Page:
The photograph above shows damage done to number 32 Brougham Road, Wallasey during the December Blitz. It has appeared in many books about the blitz on Merseyside and even appeared in the Daily Post on the 23rd December 1940. It is a fascinating image as it shows not just damage to the roadway, but also that the explosion has thrown a car up in the air, with it coming to rest upside down between the doorway and wall of number 32.
I included the photograph in my second book: Merseyside Blitzed with the usual direct comparison with the modern viewpoint below
In keeping with a lot of my recent work though, I particularly wanted to get another modern photograph in order to create a ghost image (one where the modern and wartime photograph are merged). I managed this a short time ago, then posted the results to my Facebook author page and shared it with several groups. The response was very positive, especially on a group called Wallasey Memories (link below) where something quite amazing happened.
First of all one of the members mentioned that they used to live at number 30, and recalled “the roof next door was never straight”. This was followed by Angela Cooper and Sandra Topping, sisters who lived at number 32 itself in the 1980s, when it was their family home.
A major contribution came soon after from Ken Clark, a fellow photographer who also does both “then and now” and ghost photos of the local area. It seems that this kind of work runs in the family, for Ken posted a slide with photographs originally taken by his uncle. Ken’s uncle served in the RAF during the war, and saw much of the damage first hand whilst on leave.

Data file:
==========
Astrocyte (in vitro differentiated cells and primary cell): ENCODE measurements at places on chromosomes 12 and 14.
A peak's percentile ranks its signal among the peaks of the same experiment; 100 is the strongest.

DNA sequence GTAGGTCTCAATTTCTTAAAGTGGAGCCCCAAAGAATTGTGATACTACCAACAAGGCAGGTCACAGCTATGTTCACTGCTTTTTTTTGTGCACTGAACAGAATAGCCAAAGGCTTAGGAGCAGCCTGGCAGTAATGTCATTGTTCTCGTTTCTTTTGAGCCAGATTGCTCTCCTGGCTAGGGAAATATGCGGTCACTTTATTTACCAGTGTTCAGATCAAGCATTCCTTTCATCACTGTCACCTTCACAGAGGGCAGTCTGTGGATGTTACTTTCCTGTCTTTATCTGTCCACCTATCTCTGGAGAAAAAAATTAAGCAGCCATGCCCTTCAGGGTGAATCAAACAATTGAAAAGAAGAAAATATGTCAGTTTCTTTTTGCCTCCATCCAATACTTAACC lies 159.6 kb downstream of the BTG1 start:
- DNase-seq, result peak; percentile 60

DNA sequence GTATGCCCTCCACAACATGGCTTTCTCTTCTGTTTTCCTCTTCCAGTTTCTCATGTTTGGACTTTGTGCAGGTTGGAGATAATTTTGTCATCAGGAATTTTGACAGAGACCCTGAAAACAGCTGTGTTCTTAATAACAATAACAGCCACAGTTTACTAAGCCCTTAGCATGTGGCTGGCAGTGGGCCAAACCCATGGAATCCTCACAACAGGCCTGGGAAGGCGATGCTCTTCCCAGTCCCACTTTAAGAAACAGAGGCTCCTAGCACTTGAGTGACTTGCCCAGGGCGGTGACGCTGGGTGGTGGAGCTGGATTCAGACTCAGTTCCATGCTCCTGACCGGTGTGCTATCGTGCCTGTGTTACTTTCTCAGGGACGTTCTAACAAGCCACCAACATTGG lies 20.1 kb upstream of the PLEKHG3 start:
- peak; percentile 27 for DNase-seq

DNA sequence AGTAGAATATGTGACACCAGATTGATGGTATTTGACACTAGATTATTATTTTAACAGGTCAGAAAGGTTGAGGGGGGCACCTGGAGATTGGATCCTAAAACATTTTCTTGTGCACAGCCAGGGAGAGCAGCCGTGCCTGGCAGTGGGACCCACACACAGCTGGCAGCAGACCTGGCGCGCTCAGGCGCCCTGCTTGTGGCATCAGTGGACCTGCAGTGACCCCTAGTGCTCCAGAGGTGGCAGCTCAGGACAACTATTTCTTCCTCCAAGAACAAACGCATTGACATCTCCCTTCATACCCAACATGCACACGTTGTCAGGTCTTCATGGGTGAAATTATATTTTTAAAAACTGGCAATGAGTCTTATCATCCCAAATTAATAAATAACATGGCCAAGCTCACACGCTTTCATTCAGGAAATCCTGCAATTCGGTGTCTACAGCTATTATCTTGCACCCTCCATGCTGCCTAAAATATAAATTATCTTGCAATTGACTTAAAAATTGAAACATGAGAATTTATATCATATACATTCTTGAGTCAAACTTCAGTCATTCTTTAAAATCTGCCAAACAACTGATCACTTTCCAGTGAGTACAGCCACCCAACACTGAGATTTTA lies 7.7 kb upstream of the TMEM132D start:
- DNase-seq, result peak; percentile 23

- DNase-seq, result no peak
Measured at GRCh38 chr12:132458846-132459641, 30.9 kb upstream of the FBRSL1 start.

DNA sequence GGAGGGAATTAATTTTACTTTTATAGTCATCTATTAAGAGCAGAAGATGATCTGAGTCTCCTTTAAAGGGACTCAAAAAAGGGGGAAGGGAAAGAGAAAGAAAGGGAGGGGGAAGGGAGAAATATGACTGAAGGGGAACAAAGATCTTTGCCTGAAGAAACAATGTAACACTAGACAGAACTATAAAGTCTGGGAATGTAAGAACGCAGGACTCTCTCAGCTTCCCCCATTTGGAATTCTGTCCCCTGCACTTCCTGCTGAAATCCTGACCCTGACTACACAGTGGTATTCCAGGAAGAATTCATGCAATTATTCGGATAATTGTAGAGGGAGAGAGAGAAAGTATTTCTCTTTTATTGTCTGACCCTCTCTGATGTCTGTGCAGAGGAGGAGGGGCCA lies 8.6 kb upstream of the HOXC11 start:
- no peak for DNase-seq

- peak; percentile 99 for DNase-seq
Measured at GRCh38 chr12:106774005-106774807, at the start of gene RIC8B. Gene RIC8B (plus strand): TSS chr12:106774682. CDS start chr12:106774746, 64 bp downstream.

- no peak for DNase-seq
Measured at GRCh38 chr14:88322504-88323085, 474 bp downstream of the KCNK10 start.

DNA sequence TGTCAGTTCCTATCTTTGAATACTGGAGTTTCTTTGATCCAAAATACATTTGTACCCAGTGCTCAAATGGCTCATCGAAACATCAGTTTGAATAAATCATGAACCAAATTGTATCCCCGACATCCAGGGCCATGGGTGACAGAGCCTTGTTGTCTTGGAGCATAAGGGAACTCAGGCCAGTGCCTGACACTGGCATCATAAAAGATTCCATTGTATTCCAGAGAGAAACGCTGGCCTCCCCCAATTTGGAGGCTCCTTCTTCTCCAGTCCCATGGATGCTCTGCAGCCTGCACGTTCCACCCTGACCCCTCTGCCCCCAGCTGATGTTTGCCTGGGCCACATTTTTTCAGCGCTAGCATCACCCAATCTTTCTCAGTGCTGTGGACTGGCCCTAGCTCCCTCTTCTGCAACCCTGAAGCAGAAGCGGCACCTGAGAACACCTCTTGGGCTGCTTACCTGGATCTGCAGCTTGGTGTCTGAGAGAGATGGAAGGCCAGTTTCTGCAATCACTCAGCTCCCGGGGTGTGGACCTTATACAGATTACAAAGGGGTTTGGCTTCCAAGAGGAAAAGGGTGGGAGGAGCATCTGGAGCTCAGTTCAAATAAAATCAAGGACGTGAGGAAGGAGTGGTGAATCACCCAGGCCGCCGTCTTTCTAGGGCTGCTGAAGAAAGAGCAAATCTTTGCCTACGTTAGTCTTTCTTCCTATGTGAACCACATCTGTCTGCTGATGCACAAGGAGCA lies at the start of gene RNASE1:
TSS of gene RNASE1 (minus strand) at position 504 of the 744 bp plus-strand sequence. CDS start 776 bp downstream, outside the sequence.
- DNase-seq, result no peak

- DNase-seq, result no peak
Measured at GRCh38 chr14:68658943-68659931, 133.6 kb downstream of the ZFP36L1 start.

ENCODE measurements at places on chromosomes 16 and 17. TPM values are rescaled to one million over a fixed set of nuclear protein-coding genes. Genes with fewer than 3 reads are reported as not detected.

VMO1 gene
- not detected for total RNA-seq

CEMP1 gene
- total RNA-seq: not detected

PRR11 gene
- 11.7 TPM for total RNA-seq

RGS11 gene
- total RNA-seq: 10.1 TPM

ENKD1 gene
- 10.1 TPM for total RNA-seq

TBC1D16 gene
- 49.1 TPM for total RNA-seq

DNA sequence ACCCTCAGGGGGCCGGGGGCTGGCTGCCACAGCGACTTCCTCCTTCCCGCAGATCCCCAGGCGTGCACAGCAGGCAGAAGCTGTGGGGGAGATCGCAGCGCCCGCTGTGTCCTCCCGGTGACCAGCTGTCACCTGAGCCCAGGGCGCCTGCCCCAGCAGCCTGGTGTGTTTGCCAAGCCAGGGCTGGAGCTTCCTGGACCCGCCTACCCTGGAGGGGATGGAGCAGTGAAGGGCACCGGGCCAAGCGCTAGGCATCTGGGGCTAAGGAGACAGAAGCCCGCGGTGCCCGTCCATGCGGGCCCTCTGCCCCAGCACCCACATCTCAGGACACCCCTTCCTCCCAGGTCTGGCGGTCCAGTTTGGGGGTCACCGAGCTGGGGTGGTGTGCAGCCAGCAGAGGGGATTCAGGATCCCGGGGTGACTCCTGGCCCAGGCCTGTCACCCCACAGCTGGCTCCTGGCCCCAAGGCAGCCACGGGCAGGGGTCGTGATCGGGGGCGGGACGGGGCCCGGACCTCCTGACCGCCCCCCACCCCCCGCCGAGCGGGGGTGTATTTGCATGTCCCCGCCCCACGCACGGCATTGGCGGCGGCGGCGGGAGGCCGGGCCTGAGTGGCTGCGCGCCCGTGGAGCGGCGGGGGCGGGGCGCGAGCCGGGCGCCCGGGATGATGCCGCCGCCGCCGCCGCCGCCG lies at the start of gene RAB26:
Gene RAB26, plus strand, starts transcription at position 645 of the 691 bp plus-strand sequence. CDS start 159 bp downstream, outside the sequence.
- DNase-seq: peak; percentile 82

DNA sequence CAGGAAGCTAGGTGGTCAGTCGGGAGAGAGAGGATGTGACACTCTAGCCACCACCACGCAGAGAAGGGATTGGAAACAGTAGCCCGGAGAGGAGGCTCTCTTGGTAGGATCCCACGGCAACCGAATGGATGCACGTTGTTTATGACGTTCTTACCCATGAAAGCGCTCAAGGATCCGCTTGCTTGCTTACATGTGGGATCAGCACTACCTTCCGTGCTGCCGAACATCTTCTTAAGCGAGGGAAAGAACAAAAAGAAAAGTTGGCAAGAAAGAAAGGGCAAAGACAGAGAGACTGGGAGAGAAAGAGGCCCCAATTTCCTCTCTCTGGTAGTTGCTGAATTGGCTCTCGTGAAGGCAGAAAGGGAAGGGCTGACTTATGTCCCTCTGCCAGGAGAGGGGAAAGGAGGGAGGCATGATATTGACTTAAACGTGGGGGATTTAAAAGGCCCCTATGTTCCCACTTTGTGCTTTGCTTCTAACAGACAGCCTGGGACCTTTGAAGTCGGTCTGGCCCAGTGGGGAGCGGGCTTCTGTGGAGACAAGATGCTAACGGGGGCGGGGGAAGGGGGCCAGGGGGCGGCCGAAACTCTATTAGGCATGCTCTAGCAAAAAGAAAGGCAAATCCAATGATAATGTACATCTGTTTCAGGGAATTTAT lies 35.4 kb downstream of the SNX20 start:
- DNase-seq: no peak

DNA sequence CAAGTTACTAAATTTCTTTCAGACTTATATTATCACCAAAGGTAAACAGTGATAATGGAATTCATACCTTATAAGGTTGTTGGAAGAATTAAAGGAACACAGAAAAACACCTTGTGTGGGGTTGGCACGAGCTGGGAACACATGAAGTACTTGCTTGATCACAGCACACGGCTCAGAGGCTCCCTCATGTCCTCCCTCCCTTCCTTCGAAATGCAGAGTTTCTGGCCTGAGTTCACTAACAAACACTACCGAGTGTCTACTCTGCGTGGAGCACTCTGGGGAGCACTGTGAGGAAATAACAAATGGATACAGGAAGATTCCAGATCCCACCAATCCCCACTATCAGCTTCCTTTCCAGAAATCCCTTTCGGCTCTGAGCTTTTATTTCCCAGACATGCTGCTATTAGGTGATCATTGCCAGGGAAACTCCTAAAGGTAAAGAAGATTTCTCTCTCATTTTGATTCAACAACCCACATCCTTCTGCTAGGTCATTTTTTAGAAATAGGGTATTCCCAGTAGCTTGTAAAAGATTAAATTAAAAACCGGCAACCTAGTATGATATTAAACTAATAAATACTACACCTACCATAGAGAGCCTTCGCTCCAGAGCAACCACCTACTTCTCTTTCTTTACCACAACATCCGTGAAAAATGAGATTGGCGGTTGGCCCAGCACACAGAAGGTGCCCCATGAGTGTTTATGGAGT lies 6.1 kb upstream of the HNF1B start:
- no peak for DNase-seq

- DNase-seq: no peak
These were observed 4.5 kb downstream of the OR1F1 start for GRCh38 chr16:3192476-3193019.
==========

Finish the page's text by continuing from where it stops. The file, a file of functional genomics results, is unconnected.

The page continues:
For many years he gave talks which included then and now photographs. When taking the post-war photos he would often speak to the current residents of the properties concerned, and if they agreed, include them in the photograph. His photograph of Brougham Road therefore included Sandra and Angela’s parents, Arnold & Betty Williams standing outside, who are sadly no longer with us.
It was a real pleasure to hear everyone’s connection to the photograph, and see how a few images can be very powerful, bringing together people around a common interest. It also allows even those unfamiliar with the property to gain an appreciation of the scale of damage that Wallasey suffered, and the unusual sights that people alive during the Blitz would have witnessed.
Wallasey memories group: https://www.facebook.com/groups/liberator31/